The Anglo-Australian mining giant Rio Tinto is aiming to provide a coal supply line to the rapidly growing Indian thermal coal market.
Indian business daily Business Line, in its report dispatched from Perth, quoted Nik Senapati, Rio Tinto India’s managing director, as saying that his company wants to supply coal to India because India’s coal imports are projected to touch about 200 million tons over next few years. Last year, Rio Tinto supplied three million tons of coking coal to Indian steel companies such as JSW Steel and Tata Steel.
A senior government official announced that India’s coal demand will go up to 1 billion tons by the end of the 12th Five-Year Plan (2012-17). This means India needs to import about 200 million tons of coal to bridge the shortfall in domestic output. The production shortfall in the current fiscal year, the final year of the 11th Five-Year Plan (2007-12), is projected at 142 million tons, with domestic output likely to amount to 554 million tons.
According to a PTI report, while speaking on the sidelines of a conference in New Delhi, Planning Commission Senior Advisor of Power Arbind Prasad said that projected coal demand is in the range of 900 million to 1 billion tons by the end of the 12th Plan. Domestic production will be about 770 million tons or so. So we still face a shortfall of about 200 million tons.
Prasad further said that the commission has estimated domestic production at 770 million tons by 2017 on the basis of projected annual growth of about 7 percent in output. However, it is clear now that the domestic production by the end of this plan would be 554 million tones.
India is forced to import coal as the demand is continuously rising from domestic steel mills, power producers and cement manufacturers.
Indonesia and Australia contribute to about 55 percent of India’s coal imports. However, till recently, Indian companies had preferred Indonesia for coal imports.
The Indonesian Coal Mining Association has recently announced that India will surpass Japan to become the leading buyer of Indonesian coal this year, taking in as much as 60 million tons. India should import 5 million tons more coal from Indonesia in 2011 compared to last year, with the total number set to jump to 90 million tons by 2013.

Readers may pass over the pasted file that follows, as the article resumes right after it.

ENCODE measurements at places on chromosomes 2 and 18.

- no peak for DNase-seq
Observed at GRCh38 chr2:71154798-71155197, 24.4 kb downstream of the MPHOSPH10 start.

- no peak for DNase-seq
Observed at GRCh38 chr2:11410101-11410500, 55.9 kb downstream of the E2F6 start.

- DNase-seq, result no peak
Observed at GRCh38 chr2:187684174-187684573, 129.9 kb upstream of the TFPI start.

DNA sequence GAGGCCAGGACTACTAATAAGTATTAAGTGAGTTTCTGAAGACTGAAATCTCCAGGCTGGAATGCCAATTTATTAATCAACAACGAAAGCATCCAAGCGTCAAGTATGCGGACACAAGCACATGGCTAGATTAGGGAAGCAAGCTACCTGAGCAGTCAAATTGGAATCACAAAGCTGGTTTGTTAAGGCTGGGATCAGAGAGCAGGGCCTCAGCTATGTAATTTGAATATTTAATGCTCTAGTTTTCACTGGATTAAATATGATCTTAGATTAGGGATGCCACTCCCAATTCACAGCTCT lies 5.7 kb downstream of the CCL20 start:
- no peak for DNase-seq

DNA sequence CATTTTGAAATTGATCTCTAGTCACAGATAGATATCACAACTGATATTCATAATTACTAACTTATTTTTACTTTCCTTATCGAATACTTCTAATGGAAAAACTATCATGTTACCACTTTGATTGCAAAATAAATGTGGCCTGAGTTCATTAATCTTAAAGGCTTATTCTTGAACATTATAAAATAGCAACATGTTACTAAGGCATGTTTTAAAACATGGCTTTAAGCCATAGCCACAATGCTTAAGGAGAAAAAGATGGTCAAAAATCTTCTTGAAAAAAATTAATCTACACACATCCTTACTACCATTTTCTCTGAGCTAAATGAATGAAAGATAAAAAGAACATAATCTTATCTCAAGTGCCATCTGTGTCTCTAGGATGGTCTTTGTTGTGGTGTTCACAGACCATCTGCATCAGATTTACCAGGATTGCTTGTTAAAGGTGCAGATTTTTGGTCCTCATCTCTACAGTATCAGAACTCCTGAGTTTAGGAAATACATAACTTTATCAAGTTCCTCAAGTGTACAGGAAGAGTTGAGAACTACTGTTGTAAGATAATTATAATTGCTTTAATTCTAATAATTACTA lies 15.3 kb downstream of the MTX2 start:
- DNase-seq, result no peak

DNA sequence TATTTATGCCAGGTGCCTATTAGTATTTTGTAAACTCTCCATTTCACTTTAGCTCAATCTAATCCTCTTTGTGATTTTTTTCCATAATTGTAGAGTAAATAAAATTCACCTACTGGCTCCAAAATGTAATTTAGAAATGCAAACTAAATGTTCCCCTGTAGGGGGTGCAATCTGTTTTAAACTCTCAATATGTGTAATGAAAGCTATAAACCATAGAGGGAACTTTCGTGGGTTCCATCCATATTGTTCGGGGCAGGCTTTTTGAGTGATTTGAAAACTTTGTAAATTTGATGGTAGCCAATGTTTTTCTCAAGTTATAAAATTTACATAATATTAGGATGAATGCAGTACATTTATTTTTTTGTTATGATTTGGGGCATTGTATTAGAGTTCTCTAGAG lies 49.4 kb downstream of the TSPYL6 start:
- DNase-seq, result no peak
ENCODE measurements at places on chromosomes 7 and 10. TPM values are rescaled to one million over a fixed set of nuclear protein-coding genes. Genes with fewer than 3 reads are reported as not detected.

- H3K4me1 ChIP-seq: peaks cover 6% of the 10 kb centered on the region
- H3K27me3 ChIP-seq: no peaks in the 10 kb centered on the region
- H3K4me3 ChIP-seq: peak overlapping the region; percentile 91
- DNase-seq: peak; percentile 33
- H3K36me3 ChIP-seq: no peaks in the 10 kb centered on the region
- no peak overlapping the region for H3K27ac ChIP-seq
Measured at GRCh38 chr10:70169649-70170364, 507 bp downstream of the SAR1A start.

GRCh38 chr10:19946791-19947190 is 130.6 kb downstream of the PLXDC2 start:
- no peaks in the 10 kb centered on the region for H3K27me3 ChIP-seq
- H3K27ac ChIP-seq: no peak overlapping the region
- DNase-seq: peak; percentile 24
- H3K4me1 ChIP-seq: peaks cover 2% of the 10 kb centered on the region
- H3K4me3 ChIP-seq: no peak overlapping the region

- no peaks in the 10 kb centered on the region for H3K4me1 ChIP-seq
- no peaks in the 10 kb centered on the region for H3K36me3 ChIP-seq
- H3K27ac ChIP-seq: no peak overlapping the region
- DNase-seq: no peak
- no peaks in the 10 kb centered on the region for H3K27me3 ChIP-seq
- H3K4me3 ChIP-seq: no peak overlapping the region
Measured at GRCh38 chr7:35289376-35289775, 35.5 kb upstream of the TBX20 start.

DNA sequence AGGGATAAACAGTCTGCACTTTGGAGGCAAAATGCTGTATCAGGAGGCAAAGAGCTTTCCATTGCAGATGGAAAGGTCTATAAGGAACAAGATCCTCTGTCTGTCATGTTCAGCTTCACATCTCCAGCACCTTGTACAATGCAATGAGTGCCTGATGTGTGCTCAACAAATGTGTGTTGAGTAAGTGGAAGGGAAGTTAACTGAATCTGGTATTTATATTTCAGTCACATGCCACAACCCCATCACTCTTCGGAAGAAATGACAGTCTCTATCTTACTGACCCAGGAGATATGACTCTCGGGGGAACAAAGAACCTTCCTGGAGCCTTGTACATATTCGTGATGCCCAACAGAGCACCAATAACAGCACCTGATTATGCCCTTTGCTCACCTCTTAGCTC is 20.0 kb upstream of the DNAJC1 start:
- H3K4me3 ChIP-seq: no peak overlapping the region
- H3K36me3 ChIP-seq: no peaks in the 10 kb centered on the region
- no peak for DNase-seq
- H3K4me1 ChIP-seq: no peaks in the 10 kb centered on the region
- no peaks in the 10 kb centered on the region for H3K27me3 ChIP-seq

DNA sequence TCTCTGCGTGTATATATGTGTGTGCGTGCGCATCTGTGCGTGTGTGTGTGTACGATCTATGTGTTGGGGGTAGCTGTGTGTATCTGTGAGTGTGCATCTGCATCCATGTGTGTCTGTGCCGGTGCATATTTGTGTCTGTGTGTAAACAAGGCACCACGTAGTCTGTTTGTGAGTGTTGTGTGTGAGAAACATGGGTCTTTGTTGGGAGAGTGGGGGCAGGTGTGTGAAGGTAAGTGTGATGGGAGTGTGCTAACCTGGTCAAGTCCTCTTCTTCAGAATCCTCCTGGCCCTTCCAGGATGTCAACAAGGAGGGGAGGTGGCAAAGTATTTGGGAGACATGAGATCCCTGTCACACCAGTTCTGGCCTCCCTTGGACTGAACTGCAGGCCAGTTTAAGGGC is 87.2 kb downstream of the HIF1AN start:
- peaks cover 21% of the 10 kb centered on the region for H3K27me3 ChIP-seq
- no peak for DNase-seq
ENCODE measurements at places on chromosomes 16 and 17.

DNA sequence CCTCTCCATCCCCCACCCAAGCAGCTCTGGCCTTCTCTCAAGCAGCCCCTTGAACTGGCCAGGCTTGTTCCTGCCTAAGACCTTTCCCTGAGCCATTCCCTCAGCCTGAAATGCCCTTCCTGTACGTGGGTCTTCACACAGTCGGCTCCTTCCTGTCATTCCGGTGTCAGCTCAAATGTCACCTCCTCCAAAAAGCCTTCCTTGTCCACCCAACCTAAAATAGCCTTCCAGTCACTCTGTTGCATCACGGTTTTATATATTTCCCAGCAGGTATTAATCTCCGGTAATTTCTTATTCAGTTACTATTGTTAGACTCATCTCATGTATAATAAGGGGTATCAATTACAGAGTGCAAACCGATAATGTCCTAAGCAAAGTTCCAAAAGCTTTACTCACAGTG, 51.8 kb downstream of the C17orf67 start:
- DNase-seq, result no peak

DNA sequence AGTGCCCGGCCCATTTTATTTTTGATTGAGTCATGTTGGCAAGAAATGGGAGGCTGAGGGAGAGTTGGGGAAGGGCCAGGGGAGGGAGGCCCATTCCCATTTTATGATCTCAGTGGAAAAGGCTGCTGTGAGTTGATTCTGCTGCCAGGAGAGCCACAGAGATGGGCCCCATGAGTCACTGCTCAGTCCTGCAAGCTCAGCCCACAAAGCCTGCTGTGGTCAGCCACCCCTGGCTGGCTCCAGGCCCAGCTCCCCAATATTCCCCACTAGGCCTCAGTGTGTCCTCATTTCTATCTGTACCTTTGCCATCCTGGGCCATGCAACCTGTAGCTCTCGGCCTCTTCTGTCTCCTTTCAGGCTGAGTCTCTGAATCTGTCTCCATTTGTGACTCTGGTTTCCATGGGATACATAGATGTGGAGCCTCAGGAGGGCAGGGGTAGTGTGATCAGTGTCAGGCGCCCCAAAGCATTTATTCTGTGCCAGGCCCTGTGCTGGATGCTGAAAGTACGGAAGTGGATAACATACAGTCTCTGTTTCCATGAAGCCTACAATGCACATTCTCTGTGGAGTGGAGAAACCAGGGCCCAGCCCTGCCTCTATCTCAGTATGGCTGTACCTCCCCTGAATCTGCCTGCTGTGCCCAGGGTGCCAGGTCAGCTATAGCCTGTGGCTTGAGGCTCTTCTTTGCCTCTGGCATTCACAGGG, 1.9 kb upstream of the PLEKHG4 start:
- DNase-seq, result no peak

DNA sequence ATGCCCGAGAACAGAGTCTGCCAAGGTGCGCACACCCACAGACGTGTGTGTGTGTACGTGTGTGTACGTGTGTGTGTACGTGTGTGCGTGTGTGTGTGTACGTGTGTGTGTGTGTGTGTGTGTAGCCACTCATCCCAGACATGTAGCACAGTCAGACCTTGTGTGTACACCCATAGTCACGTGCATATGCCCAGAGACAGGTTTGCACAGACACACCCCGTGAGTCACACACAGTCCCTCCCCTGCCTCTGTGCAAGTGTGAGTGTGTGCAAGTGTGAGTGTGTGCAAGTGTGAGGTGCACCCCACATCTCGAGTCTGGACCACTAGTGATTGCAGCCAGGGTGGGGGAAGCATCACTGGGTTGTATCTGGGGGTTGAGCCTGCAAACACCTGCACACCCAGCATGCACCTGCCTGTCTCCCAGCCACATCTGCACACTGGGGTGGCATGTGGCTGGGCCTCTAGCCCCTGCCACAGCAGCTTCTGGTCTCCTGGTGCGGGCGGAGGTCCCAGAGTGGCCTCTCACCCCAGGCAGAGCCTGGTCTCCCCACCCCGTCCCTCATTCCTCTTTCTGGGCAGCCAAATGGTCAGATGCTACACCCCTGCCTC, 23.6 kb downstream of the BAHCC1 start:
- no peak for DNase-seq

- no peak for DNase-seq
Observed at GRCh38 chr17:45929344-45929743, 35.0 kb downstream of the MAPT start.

However, a new law in Indonesia makes the coal imports from that country economically unviable. Indonesia said it would not allow exporting companies to sell coal at prices below notified rates after Sept. 23, 2011.
Rio Tinto’s announcement has been seen here as a move after the new Indonesian law which is likely to hike the coal prices. Market analysts say that Indian companies are looking closely at these moves.
There are many reasons that justify India’s increased coal imports in the coming year.
• Steel demand is already on rise, which will directly affect the coal imports. There is also enough coal demand from cement producers because the infrastructure sector is on the rise in the country, so more cement is required for development in this sector too.
• Reports suggest that power projects worth 43,000 MW, that have been awarded under competitive bidding, are under construction and about 30 percent of this capacity — or 13,000 MW — is based on imported coal. So power producers will need more coal in the coming years.
• Besides, India’s dependence on imported coal is expected to increase not least because Coal India Limited (CIL) has not been able to increase its production. The state-owned CIL contributes around 85 percent of India’s coal production. It is the largest company in the world in terms of coal production. Last year, CIL produced about 431 million tons of coal, almost the same output it recorded in 2009-10.
By. TC Malhotra
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